Prof. Alan Clarke, the director of the European Cancer Stem Cell Research Institute at Cardiff University, said: “This is a potentially very exciting development which extends our capacity to develop novel cell therapies.”

He said it was important that cells could be tailored for each patient so there would be no risk of rejection.

Other experts said the findings were still at an early stage, but were still very promising and represented a strong foundation for future research. However, Cancer Research UK said it was still too early to know if any therapy would be safe.

Prof. Sir John Burn, from the Institute of Genetic Medicine at Newcastle University, said: “This is a very appealing concept and the research team are to be congratulated on demonstrating the feasibility of expanding these killer cells.”

However he added: “Even if these T cells are effective, it could prove very challenging to produce large quantities safely and economically.

“Nevertheless, there is real promise of this becoming an alternative when conventional therapies have failed.”

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The end of summer doesn’t only mark the end of sunshine, sunbathing and warm temperatures and thus the return of poor weather, but also a necessary change in everyone’s wardrobe. Gone are the days of shirt, top and skirt. Instead we should get ready to dress in coats and waterproof boots again and keep in mind not to forget an umbrella. Apart from dressing according to the bad weather there are some other important things one should keep in mind to prevent falling ill.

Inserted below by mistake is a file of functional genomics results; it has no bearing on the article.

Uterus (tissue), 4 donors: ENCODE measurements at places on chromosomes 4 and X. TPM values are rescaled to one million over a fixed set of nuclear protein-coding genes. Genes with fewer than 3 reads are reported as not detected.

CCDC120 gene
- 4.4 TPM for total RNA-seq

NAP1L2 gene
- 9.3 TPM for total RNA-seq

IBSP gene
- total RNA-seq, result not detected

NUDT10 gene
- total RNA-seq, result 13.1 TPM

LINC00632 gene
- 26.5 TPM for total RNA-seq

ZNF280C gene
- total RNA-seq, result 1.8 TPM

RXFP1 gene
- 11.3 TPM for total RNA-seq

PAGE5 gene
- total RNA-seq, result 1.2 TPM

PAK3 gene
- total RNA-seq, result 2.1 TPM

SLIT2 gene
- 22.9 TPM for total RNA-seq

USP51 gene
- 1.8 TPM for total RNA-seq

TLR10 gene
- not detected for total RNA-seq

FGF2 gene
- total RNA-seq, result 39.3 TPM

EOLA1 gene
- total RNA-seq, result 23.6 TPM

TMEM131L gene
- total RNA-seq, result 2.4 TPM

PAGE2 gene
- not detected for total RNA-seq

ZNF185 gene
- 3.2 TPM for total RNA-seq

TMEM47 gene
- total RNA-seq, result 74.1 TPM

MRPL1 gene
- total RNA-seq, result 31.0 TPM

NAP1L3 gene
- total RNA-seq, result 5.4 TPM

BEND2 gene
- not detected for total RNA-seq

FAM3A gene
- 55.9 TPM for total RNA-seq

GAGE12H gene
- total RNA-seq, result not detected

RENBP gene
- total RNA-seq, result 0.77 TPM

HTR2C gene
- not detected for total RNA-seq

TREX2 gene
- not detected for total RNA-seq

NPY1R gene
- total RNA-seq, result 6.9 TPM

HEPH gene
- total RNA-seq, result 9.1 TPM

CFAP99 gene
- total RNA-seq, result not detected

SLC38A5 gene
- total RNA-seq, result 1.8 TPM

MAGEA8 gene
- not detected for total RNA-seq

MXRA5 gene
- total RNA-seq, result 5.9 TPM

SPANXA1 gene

Balanced and healthy nutrition

    • Especially during the cold months of the year eating health conscious is important. The reasons are diverse: Firstly, eating fresh and healthy food can prevent people from becoming depressed and sad. Fats, fast food and ready-to-eat-meals on the other hand can amplify negative feelings. Secondly, vitamins are essential for strengthening the body’s immune system, which in autumn and winter is under constant attack from various viruses, and for supporting the nervous system. A very pleasant side-effect is that Vitamin C also protects and softens the skin. This directly leads to the next point.